By Derek Price
The 2-Series may be BMW’s entry-level model this year, but don’t let that fool you. It doesn’t drive anything like an entry-level car.
Granted, with a starting price of $32,100 — and escalating quickly when you add a few options — it’s hard to argue that it’s a clearance-rack compact car. But it does deliver the driving magic of BMW’s bigger sports coupes in a smaller, lighter, easier-to-handle package.
In fact, while it may be weird for a “car guy” to admit this, I actually enjoy driving BMW’s smaller, less powerful cars like the 2-Series even more than its bigger, faster and far more expensive siblings. The driving experience becomes more about balance, beauty and control than brute, overwhelming force.
And that’s important for one reason. The 2-Series lets you push the car’s limits without risking an arrest record.
Cars like the M3 and M5, as brilliant as they are, simply can’t be enjoyed to the max unless you buy expensive track time or don’t mind spending a few nights in the local sheriff’s hotel. Besides which, most drivers like me — those with mere mortal skills — can’t come close to wringing the full performance out of them. It’s a waste unless your last name is Andretti, Vettel or Earnhardt.
But cars like the 2-Series, and especially the 228i with the entry-level engine like I tested, can be pushed hard enough to make you grin on public roads.
I loved just about everything on my $37,550 tester. From its timeless good looks to its precision-built cabin, it’s tough to find anything to complain about on this car. It feels like a gift from the German engineering gods.
Back seat room and trunk space are both limited, if you want to get picky, but that should be no surprise in a small coupe.
I was particularly happy that BMW fitted the test car with its new Track Handling Package ($2,200), which gives you upgraded brakes, an adaptive M suspension, variable steering and wonderfully sticky Michelin Pilot Super Sport tires. It seems like a bargain for what you get.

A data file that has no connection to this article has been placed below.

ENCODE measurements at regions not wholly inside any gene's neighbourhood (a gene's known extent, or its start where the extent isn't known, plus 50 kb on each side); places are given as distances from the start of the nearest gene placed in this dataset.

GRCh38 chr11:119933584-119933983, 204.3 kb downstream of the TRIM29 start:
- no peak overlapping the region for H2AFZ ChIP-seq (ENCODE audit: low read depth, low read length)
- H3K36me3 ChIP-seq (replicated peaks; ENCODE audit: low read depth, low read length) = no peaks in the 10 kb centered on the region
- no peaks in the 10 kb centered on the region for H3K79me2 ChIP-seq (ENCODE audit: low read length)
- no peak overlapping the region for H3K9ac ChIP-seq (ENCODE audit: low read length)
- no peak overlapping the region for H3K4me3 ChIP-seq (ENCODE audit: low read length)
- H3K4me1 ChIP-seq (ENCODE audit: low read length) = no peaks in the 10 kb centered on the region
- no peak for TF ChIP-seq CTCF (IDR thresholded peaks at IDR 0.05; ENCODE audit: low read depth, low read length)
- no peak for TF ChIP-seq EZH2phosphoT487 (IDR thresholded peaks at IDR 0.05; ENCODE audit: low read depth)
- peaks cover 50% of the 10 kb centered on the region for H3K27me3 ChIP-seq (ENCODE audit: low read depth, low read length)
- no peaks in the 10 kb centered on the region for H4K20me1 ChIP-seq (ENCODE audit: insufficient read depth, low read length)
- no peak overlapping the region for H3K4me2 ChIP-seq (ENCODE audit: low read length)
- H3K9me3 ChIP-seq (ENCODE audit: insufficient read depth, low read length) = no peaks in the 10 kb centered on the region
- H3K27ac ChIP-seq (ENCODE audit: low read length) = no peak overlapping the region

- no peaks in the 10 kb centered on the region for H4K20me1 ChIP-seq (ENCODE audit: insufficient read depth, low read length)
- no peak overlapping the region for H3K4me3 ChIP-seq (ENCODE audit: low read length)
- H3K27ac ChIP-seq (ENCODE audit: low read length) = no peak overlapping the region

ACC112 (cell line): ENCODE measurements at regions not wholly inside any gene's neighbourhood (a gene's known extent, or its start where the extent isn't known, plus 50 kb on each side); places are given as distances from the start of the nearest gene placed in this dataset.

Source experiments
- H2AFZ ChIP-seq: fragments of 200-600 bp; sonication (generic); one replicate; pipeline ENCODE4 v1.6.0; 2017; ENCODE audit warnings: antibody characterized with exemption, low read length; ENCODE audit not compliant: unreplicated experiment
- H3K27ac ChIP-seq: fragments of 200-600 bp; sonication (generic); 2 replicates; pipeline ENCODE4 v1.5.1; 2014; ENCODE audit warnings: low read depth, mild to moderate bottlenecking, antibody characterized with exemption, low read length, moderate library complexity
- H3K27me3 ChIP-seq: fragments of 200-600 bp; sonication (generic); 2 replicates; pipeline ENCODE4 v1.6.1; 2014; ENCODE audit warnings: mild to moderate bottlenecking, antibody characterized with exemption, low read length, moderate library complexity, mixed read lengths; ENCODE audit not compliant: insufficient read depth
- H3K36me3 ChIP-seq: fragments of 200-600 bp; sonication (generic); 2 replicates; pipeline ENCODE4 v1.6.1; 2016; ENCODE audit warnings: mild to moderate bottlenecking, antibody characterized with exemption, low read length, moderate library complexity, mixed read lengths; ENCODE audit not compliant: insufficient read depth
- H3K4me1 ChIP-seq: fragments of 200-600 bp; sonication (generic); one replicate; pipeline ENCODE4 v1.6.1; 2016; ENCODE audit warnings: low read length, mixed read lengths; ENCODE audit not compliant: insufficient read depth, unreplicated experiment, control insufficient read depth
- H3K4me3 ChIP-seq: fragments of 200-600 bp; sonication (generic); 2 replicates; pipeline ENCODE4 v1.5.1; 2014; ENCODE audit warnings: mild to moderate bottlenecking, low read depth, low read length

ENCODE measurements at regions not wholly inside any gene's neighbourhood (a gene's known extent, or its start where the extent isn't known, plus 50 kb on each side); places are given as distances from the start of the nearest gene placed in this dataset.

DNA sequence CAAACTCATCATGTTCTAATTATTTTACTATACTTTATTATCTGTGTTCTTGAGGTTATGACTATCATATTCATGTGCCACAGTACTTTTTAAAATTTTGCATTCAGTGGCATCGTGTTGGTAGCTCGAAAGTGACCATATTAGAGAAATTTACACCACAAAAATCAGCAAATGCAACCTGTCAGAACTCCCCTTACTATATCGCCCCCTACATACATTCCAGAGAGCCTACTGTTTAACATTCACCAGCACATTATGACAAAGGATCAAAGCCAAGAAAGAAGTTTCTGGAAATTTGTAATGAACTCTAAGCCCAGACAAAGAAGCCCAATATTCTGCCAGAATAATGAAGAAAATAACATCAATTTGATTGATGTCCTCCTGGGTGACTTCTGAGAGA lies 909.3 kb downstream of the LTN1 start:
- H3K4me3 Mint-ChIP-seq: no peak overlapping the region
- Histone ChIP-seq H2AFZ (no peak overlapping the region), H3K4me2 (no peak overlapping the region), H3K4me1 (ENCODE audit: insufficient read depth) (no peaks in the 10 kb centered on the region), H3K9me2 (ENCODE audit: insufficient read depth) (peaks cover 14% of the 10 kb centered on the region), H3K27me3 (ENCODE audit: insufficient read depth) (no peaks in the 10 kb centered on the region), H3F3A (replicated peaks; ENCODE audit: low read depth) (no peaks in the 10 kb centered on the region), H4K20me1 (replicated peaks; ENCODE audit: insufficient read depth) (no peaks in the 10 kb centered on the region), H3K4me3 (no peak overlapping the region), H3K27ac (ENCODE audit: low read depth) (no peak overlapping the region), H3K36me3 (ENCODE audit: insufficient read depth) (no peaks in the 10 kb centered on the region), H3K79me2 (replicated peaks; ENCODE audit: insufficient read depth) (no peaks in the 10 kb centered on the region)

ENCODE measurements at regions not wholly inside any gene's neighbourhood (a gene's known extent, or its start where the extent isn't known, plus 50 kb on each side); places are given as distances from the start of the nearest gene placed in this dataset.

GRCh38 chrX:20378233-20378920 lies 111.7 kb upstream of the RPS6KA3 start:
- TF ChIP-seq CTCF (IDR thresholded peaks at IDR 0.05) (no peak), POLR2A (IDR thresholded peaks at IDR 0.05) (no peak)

Also new for this year’s 2-Series is xDrive, BMW’s all-wheel drive system that can improve traction and handling on slick roads. It’s an $1,800 upgrade.
It’s also worth mentioning that there is a convertible version of the 2-Series starting just under $38,000. The coupe is a blast to drive, but personally, I think the drop-top version would be even better.
While I was perfectly satisfied with the 240-horsepower base engine in the 228i, speed freaks would be more pleased with the 320 horses on tap in the M235i model. It offers more performance upgrades on top of the power boost, starting at $43,100 for the coupe and $47,700 for the convertible.
At a Glance
What was tested?
2015 BMW 228i xDrive Coupe ($33,900). Options: Track Handling Package ($2,200), brushed aluminum trim ($500). Price as tested (including $950 destination charge): $37,550
Wheelbase: 105.9 in.
Length: 174.7 in.
Width: 69.8 in.
Height: 55.8 in.
Engine: Turbocharged 2.0-liter inline four-cylinder (240 hp, 255 lbs.-ft. torque)
Transmission: Eight-speed automatic
Estimated Mileage: 23 city, 35 highway
2015 BMW 2 Series
Why buy it?
It’s BMW’s most affordable model but still handles like a premium product. It’s got a balanced, easy-to-handle driving feel that makes it fun to push the performance envelope.